Building a Challenge Binary

This walk-through will guide you through building a challenge binary.

All challenge binaries should derive from the service template found in on the CGC VM at /usr/share/cgc-cb/templates/service-template. Begin by making a copy of this directory.

$ cp -r /usr/share/cgc-sample-challenges/templates/service-template/ /vagrant/my-cb
$ cd /vagrant/my-cb

The Makefile included in the service-template is already configured to work properly within the CGC development virtual machine. The only changes that are required in the Makefile are to edit the first three lines to replace the AUTHOR_ID, SERVICE_ID, and TCP_PORT with values specific to your new binary. For example

SERVICE_ID = 00001
TCP_PORT   = 10000

might become

SERVICE_ID = 00005
TCP_PORT   = 31336

Adding source files

The Makefile is pre-configured to compile all .c files found in both the src and lib sub directories. These directories are also added to the include file path to locate any .h header files that are part of the challenge binary. The recommended division of files is to place boiler plate code such as system call wrappers and standard library functions into the lib directory and files that implement service specific behaviors, including any vulnerabilities, into the src directory.

PATCHED_ macros

Authors must facilitate creation of both a vulnerable and patched version of the CB. The distinction between the vulnerable and not vulnerable version is identified by one or more instances of a preprocessor directive #ifdef PATCHED_<n> where the <n> is the PoV number (beginning with 1), followed by an optional #else and #endif. The purpose of this differentiation is to allow the visualization framework to automatically distinguish between PoVs. Patched CBs must be not be vulnerable to associated PoVs.

The Make process will create both an unpatched, vulnerable binary and a patched, secure binary from a single set of source files. When building the patched, secure CB, the PATCHED_<n> macros will be defined. When building the vulnerable, for-release CB, the PATCHED_<n> macros will not be defined. CB authors must test if the PATCHED_<n> macros are defined to determine which code should be included in a given build. Simple examples of the use of these macros are shown here

#ifdef PATCHED_1
   fgets(buf, sizeof(buf), stdin);

#ifndef PATCHED_1

#ifdef PATCHED_2
   //perform some checks that ensure a vulnerability can not be triggered below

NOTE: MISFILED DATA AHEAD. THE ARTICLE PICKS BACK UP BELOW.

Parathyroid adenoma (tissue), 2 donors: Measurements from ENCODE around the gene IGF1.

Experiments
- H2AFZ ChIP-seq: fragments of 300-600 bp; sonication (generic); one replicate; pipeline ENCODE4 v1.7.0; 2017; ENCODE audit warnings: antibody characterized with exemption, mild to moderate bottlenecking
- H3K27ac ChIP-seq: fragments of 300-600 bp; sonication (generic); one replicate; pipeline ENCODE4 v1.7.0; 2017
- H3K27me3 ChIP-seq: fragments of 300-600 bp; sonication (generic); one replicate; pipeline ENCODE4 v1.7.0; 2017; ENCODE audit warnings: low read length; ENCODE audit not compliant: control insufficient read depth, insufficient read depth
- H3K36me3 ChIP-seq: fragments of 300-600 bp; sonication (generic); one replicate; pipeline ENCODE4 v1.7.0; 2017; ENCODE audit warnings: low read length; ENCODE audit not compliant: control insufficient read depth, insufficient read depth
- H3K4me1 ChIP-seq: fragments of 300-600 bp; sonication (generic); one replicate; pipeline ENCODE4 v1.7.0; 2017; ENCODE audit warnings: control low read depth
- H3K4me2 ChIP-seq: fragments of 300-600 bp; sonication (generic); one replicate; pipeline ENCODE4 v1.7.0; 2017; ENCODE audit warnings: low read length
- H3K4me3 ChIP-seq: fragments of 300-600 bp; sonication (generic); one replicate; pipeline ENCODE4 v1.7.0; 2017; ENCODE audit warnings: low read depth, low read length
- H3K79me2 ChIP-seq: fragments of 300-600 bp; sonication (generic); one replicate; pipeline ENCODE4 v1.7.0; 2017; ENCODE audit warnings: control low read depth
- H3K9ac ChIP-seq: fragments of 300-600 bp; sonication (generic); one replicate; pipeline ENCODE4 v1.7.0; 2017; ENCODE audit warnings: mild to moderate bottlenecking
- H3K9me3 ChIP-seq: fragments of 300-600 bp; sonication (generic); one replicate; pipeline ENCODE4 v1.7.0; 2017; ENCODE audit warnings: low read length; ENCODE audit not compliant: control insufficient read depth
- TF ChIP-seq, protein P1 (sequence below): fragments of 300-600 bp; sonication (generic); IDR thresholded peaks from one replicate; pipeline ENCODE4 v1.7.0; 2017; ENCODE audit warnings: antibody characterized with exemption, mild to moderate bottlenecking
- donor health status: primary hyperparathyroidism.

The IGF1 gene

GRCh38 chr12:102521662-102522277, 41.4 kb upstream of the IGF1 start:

Service Pollers

All challenge binaries must include a service poller generator specification designed to exercise the normal functionality of the challenge binary. Pollers must be designated as "for-release" (poller/for-release directory) for CFE there is no "for-testing" distinction. Note that both the unpatched and patched challenge binary must pass all provided service polls.

A poll generator must be capable of generating at least 1,000,000 unique service polls. All service polls must conform to replay.dtd. NOTE: replay.dtd differs from cfe-pov.dtd primarily in that cfe-pov.dtd requires a negotiate element and supports submitting Type 2 PoV results.

Proofs of Vulnerability

All challenge binaries must include at least one proof of vulnerability (PoV) for each vulnerability contained in the CB. Each PoV must demonstrate that a Type 1 or Type 2 vulnerability may be triggered in a deterministic manner. If a CB contains more than one injected flaw, then PoVs that trigger each flaw must be provided.

XML PoVs conforming to to cfe-pov.dtd must be placed in the pov subdirectory. Source code for binary PoVs must be placed in pov_<n> directories (numbered from n = 1). Refer to for PoV naming conventions.

Building the challenge binaries

The default (all) target in the Makefile will cause the build, test, and package targets to be built. The build target will compile and link both a patched and an unpatched version of the CB, placing the bin directory (which is created if missing). The test target will invoke the cb-replay utility once for each service poller and once for each pov. In order to successfully build the test target, the patched and unpatched binaries must successfully pass all service polls, the unpatched CB must generate a core file when replayed with each pov, and the patched binary must not generate a core file when replayed with each pov. Additionally, the test target will cause network traffic to be captured for a replay of any poller in the for-release directory. All generated pcap files will be placed into a pcap directory (which is created if missing).

The provided Makefile is properly configured to utilize the CGC specific tool chain. CGC tool chain items intended to be specifically used with CBs can be found in standard cross-build locations for i386-linux-cgc. Specifically:


When wishing to use these tools, you must specify the full path to the tool, use the 'long name' for the specific tool in /usr/bin, or prepend the /usr/i386-linux-cgc/bin directory to your path. For instance, objdump can be used in these ways.

The full path for either location of objdump:

$ /usr/bin/i386-linux-cgc-objdump -f bin/DDTEK_00005
$ /usr/i386-linux-cgc/bin/objdump -f bin/DDTEK_00005

Using the 'long name' which, because it is in /usr/bin, is already in PATH:

$ i386-linux-cgc-objdump -f bin/DDTEK_00005

Prepending the location of the i386-linux-cgc tools to PATH:

$ which objdump
$ PATH=/usr/i386-linux-cgc/bin:$PATH
$ which objdump
$ objdump -f bin/DDTEK_00005


For information regarding the testing a CB, see

For information regarding the debugging a CB, see

For information regarding submitting a CB, see

For information regarding automated generation of polls, see

For information regarding using the cb-server, see man cb-server(1)